State takeover of forests and the harnessing of forest resources for industrial development had its effect on the nature of the forest.
Often, mixed forests had to give way to monoculture stands of species like pines, which were more suitable for construction and industrial needs.
Not only were the requirements of the local inhabitants overlooked but the very health of the forest was compromised in the process. The natural biodiversity that existed until then was destroyed.
Thus, we can say that though the importance of the forest was realized it was still regarded as an exploitable resource, to be modified and distorted to serve the interests of the “nation”. The less powerful, traditional groups were being steadily marginalized by the industrial development of the period.
But these other groups did not remain silent, as Ramchandre Guha tells us in his book Environmentalism: a Global History. In the United Kingdom a large number of public associations emerged in the latter half of the 19lh century. The Scottish Rights of way society, formed in 1843, intended to protect walking areas around the city of Edinburgh.
The commons preservation society, begun in 1865, wanted to prevent the encroachment of cities on woodland and heath. For the protection of rare birds, beautiful plants and threatened landscapes, there was the seaborne League, formed in 1885 and named after Gilbert white of seaborne, a famous eighteenth century naturalist.
There was also the coal smoke Abatement Society, stared in 1898 as an independent pressure group to make the government enforce pollution control laws on erring factories.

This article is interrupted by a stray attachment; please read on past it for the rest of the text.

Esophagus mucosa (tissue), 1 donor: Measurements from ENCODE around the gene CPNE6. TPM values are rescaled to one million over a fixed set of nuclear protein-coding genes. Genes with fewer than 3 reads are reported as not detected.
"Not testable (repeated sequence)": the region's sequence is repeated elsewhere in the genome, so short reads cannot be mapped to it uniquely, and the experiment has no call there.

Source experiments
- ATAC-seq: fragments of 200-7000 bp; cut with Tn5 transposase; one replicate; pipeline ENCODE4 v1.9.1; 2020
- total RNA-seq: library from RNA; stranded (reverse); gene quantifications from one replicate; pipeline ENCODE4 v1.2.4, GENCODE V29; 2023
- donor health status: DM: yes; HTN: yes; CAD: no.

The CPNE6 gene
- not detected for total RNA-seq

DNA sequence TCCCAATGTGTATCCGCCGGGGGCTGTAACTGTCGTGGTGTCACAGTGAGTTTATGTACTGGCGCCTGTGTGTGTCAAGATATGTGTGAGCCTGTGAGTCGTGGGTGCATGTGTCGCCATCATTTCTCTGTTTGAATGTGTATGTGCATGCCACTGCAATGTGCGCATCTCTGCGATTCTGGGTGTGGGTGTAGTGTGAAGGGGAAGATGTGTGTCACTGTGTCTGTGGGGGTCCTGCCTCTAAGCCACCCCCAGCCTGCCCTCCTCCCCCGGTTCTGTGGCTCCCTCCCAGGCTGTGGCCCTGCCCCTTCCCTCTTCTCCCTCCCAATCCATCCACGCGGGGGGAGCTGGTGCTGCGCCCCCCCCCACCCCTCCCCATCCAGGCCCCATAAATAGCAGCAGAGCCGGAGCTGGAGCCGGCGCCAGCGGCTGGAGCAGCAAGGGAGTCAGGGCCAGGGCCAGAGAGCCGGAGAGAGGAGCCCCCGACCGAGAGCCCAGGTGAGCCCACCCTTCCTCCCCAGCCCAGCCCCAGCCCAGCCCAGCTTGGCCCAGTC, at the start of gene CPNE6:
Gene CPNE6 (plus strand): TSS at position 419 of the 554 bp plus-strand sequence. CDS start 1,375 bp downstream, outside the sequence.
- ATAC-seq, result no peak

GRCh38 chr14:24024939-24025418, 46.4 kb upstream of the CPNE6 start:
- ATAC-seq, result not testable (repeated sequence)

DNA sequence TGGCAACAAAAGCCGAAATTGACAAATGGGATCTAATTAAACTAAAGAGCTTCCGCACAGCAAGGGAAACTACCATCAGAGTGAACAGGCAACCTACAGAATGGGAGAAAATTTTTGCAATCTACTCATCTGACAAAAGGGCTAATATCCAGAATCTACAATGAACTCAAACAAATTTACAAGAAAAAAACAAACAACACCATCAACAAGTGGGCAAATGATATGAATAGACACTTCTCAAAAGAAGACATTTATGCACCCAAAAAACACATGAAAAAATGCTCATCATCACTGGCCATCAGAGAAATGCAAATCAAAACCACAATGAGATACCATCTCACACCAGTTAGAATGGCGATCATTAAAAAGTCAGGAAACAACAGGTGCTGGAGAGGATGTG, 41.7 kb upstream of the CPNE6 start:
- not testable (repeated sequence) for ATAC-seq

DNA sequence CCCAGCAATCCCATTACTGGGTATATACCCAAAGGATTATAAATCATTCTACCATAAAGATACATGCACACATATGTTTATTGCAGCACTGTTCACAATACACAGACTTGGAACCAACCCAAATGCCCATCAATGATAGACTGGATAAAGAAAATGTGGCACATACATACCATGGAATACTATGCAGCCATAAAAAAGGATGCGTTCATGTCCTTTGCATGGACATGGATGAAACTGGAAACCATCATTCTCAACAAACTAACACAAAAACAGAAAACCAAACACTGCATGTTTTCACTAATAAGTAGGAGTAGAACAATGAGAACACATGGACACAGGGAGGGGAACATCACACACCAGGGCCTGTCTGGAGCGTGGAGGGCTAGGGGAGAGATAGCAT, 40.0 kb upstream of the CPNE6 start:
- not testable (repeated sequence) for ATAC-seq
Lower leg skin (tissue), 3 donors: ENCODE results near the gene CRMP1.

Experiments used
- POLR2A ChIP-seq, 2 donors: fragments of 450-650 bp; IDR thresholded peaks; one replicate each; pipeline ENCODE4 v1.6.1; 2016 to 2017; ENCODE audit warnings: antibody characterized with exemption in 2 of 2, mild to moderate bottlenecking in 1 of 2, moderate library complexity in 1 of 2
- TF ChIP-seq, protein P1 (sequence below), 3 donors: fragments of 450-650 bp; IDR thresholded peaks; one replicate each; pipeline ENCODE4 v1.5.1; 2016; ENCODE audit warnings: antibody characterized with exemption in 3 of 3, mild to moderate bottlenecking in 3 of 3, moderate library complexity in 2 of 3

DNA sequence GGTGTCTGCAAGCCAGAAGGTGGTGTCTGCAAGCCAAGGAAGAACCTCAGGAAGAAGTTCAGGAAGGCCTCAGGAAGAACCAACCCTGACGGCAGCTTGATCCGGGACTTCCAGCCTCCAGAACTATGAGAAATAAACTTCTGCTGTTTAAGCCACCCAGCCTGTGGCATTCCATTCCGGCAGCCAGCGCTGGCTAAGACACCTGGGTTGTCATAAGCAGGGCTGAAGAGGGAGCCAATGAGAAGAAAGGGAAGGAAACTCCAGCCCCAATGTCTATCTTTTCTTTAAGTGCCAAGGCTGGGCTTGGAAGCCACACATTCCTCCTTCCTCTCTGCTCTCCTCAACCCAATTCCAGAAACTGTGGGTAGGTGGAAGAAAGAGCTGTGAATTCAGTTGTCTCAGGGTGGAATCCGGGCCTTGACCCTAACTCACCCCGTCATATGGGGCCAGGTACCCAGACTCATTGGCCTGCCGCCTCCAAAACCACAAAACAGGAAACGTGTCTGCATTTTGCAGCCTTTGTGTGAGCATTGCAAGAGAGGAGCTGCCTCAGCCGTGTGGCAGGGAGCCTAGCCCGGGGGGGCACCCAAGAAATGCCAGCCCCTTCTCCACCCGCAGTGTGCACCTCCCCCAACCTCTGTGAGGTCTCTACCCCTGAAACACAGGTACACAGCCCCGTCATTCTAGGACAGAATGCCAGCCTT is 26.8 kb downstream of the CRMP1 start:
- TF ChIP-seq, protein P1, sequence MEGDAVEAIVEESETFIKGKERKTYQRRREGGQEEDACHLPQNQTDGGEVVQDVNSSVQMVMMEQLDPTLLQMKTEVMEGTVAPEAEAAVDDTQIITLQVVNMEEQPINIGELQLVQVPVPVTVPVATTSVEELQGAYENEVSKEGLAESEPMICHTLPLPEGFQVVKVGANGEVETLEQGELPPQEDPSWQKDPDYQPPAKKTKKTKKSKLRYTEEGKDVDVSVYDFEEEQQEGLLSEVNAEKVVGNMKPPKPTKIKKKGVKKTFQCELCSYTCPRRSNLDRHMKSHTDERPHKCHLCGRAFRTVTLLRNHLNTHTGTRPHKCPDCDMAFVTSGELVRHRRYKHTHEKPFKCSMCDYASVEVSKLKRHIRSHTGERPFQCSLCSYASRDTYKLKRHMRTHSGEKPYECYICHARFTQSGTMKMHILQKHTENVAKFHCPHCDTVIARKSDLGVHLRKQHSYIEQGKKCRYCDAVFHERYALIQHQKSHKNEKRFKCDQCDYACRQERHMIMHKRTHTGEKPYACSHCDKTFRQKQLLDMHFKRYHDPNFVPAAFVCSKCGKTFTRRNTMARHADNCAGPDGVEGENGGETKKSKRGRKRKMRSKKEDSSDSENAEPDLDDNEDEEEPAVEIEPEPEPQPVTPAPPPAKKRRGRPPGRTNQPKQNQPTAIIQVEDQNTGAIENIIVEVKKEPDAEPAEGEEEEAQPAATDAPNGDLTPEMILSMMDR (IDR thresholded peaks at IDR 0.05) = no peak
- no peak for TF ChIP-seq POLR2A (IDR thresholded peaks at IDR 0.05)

Largely because of all these efforts, Guha tells us, it has been possible to save “at least some parts of England from the contamination effects of urban- industrial civilisation.” But the colonial state in India was not fettered by such pressure groups and attempts at conservation could only emerge from within the state apparatus itself.
Some of his followers like Mira Ben and Sarla Behn were very active in the environment protection campaign.
Mira Ben’s Pashulok Ashram, situated between Haridwar and Rishikesh, was witness to some of the most devastating floods from the upper reaches of the Ganga which not only swept away bushes and trees but also cattle and human beings along with their dwellings.
She realised that this fury of nature had its origin in the problem lay not in the planting of trees like the pine, but in more ecologically appropriate trees like the oak.
The Himalayas had also become ecologically unstable because of the replacement of mixed forests by monoculture. As more and more women and men came to be influenced by her ideas as well as those of Sarla Behn, who had set up an ashram for education hill women in Kausani, Almora district, the powerful the powerful chipko movement took root.
The dilemma of whether to preserve the environment or exploit it for development, which revealed itself in a strikingly sharp manner in the 19th century, continues to be an important issue for policy makers and the people even today.
The industrial Revolution and the growth of empire changed the face of nature irrevocably in almost all parts of the world and we are now left with its lasting impact.
But with the growth of democratic institutions, public awareness and political accountability, it is no longer possible for governments to ignore the voices of protest that are emerging from various quarters. But often it is bitter tussle.